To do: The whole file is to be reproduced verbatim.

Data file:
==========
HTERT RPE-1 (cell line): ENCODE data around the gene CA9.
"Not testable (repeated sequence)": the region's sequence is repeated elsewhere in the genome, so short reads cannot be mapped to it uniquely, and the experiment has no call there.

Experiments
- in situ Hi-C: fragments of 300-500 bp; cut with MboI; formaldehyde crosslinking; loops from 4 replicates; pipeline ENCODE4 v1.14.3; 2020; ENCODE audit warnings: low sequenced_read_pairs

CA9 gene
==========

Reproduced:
HTERT RPE-1 (cell line): ENCODE data around the gene CA9.
"Not testable (repeated sequence)": the region's sequence is repeated elsewhere in the genome, so short reads cannot be mapped to it uniquely, and the experiment has no call there.

Experiments
- in situ Hi-C: fragments of 300-500 bp; cut with MboI; formaldehyde crosslinking; loops from 4 replicates; pipeline ENCODE4 v1.14.3; 2020; ENCODE audit warnings: low sequenced_read_pairs

CA9 gene